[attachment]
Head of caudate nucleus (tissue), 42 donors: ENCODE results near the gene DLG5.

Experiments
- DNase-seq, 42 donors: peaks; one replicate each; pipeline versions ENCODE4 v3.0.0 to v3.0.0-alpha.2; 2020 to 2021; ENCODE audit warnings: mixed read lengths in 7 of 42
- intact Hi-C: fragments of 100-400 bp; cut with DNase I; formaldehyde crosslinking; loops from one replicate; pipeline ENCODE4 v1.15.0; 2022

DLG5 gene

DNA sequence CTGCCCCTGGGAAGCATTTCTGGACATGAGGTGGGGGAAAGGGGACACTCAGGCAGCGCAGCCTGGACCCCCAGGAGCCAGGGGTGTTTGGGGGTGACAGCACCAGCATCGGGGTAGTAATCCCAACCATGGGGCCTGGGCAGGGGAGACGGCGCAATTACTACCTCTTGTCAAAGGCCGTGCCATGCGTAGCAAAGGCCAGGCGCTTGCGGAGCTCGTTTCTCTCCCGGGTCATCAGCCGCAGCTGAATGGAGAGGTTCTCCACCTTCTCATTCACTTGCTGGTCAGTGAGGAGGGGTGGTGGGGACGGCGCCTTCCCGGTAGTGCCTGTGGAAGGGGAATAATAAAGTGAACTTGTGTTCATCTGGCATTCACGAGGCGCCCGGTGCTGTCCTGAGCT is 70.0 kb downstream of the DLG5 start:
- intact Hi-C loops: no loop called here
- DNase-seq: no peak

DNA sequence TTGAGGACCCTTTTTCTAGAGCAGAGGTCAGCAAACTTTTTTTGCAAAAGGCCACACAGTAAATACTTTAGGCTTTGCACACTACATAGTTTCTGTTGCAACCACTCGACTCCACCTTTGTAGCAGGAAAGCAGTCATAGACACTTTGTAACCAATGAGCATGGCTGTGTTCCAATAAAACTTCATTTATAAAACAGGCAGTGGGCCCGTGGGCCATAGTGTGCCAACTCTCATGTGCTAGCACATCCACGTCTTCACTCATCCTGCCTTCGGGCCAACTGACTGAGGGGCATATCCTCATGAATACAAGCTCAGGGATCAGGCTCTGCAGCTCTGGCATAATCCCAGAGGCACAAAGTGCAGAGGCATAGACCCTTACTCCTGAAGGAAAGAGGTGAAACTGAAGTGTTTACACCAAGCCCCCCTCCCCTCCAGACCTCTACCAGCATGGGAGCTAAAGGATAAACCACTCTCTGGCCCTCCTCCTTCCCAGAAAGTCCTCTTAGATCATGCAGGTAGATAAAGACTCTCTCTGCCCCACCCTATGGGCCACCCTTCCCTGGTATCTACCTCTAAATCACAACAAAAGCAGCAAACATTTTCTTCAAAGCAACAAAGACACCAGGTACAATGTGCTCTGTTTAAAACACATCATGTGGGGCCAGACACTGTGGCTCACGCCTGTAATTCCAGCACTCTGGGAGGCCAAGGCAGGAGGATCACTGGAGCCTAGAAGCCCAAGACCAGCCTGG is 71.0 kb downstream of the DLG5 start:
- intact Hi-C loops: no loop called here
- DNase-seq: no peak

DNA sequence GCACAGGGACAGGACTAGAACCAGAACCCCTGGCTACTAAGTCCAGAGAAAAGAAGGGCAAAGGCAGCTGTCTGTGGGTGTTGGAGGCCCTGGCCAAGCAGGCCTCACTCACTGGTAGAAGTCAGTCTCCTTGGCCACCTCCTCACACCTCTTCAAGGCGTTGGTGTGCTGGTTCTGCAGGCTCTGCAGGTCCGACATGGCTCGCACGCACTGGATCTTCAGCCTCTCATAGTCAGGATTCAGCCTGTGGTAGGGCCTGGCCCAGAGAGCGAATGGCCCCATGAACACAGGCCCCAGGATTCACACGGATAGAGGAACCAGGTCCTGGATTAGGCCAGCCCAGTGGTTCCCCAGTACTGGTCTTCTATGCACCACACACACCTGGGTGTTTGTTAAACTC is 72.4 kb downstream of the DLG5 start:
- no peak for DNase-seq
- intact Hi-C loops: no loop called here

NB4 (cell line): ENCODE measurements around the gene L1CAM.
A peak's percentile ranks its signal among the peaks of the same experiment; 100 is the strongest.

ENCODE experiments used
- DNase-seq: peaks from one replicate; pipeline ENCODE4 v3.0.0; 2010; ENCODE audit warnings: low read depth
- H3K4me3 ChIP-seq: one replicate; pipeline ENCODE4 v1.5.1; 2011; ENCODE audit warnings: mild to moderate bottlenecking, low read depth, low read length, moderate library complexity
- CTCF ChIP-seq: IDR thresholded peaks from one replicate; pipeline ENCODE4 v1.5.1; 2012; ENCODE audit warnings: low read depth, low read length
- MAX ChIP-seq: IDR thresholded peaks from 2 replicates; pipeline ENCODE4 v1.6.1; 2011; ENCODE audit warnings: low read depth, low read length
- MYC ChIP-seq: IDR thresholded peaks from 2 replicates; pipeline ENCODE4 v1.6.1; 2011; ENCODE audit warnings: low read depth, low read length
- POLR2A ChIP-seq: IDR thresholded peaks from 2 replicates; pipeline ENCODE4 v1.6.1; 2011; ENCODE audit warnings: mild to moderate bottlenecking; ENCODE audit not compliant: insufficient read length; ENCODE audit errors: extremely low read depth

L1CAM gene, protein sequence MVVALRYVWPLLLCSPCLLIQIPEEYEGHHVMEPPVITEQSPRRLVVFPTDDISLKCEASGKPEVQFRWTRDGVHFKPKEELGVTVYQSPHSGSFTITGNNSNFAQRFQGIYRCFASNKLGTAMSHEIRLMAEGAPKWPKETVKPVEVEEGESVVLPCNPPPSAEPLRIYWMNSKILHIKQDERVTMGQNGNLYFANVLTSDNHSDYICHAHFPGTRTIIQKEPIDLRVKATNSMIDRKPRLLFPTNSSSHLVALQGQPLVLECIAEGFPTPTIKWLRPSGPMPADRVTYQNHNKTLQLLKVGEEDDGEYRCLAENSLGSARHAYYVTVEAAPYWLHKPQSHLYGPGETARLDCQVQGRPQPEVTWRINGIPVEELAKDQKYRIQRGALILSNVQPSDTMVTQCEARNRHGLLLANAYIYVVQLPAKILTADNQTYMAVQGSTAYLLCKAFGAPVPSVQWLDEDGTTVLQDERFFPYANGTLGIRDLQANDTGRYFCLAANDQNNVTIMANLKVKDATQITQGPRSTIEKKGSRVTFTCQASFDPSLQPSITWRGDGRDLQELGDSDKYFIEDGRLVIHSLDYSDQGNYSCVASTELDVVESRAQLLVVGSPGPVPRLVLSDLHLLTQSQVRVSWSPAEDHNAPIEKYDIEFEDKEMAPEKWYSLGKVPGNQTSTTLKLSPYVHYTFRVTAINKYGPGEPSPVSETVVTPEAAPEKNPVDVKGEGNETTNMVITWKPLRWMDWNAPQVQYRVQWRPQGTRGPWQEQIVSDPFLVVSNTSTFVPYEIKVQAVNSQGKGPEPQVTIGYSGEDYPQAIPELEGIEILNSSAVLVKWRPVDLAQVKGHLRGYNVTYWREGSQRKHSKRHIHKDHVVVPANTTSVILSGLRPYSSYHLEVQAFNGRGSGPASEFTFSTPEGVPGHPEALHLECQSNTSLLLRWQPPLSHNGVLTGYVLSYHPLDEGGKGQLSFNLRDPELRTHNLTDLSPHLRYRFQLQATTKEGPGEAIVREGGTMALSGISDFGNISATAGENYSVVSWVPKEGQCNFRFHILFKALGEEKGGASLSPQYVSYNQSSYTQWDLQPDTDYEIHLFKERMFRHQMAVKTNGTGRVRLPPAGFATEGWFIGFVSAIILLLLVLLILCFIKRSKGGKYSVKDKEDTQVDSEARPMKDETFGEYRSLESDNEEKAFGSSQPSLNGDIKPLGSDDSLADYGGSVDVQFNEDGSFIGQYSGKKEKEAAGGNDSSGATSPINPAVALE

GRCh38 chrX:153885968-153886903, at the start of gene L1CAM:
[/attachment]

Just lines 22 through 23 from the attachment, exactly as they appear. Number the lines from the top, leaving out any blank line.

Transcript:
- MYC ChIP-seq: IDR thresholded peaks from 2 replicates; pipeline ENCODE4 v1.6.1; 2011; ENCODE audit warnings: low read depth, low read length
- POLR2A ChIP-seq: IDR thresholded peaks from 2 replicates; pipeline ENCODE4 v1.6.1; 2011; ENCODE audit warnings: mild to moderate bottlenecking; ENCODE audit not compliant: insufficient read length; ENCODE audit errors: extremely low read depth